I don't use anything anymore. I used a HUD for a few months a few years ago and found it tilted me up beyond control when I went against my gut instincts because of the information I had available in a particular spot. So I guess I sacrificed what could be a very useful edge in favour of making copious notes on everyone and stripping my game down to building good board-reading and instincts – as suspect as that may sound.

A lot of other people will find it ridiculous that you can play without one these days but it's important to feel 100% comfortable with your decisions, regardless of outcome, and I find that to be so important in improving my mentality. There are obviously benefits to being more reliant on your own thought processes when it comes to live poker and when you build up certain dynamics with different regulars you play against every day.

CTH Fields

Dan 'Raziel2689' Morgan

I use a Hold 'em Manager HUD that gives me stats to profile my opponents faster, and to profile more opponents in a shorter period of time than I would be able to by watching hands alone. For me, as a heads up SNG player, the information about my opponents’ pre-flop and flop tendencies is invaluable since it implies so much about their general approach to the game and how they might proceed with different parts of their range on different board textures. For example, an opponent with really aggressive pre-flop numbers is likely to continue his aggression through the streets, so I need to be on the lookout for good spots to bluff-catch.

PokerStove and the Universal Hand Replayer are also really helpful for reviewing your sessions. Plugging scenarios into PokerStove and checking your equity against different ranges can give you a better idea of what you should be doing in a tough spot where you aren’t sure if you are ahead of your opponents range or not. Playing whole games of sessions in the Universal Replayer is a lot better than just picking out the biggest pots that you won or lost, in my opinion, because you can get a reminder of what the gameflow was like and how that may have impacted your decision either way.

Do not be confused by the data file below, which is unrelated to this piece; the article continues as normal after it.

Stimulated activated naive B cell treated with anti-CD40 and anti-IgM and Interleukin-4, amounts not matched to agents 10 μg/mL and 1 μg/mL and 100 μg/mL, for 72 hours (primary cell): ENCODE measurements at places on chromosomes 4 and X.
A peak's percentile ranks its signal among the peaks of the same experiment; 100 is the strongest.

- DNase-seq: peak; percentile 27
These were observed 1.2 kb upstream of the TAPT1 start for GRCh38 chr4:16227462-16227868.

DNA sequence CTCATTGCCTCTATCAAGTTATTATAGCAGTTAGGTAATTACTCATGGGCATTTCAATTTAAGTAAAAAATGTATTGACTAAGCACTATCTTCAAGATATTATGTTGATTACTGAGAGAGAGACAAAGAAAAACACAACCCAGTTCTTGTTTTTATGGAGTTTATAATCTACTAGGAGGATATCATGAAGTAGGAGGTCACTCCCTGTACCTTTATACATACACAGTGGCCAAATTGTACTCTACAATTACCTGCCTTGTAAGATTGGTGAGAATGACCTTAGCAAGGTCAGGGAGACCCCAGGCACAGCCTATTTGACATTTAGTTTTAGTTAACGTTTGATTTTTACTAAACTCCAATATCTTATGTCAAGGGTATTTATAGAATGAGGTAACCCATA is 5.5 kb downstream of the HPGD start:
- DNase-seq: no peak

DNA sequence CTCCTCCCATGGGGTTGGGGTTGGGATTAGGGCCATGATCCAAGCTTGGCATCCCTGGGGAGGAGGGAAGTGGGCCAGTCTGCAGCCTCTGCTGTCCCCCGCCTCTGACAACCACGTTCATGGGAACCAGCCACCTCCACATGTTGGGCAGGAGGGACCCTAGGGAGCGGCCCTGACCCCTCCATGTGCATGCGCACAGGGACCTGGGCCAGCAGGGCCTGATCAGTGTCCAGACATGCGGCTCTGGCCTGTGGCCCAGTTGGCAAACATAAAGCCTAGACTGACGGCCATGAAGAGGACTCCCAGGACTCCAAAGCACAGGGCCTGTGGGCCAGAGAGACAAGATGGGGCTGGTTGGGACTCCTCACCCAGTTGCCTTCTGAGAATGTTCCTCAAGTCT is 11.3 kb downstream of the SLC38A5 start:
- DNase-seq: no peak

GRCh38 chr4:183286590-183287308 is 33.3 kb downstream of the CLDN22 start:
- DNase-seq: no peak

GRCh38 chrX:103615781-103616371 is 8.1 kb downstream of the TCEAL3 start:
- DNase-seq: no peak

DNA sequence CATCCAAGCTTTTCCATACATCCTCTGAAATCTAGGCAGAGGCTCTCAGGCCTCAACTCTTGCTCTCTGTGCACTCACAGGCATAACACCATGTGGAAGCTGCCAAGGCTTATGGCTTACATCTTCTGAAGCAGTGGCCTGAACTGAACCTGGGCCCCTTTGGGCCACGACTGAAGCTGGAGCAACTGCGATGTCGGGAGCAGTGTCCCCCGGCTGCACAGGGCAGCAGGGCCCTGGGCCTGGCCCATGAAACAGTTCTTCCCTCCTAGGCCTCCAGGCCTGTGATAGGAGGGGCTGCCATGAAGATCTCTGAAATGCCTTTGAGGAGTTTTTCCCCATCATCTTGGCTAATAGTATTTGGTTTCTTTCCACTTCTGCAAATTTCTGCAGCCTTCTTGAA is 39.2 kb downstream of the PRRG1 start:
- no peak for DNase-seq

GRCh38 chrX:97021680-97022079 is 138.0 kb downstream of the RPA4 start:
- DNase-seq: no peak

A lot of hands will play out differently with no reads but it’s important to know and adjust accordingly when your opponent has just taken a big beat or has been winning a ton of pots in the previous orbit.

CTH Morgan

Stuart Rutter

The online NLHE grind would feel bare nowadays if I didn't have a HUD showing for each player. I actually made the decision to have a very complex HUD, with 20 numbers on the display. It takes some practice, but it is surprising how quickly you can learn to recognise each number at a glance.

However, I would say this definitely isn't necessary at all. In my opinion, the true key stats would be button steal, 3-bet, fold to 3-bet, 4-bet and fold to 4-bet, so a HUD comprising those five numbers might be a very good start.

I love to use PokerStove and Flopzilla after the session, as a great way to review the hands.

PokerStove is the best tool to analyse all-in equities, and Flopzilla can randomly create any flop, and show you what kind of shape your range is in against your opponent's range.

CTH Rutter

Tags: Poker Winners, software, technology, Jeff Kimber, Stuart Rutter, Paul Foltyn, Dan Morgan, Luke Fields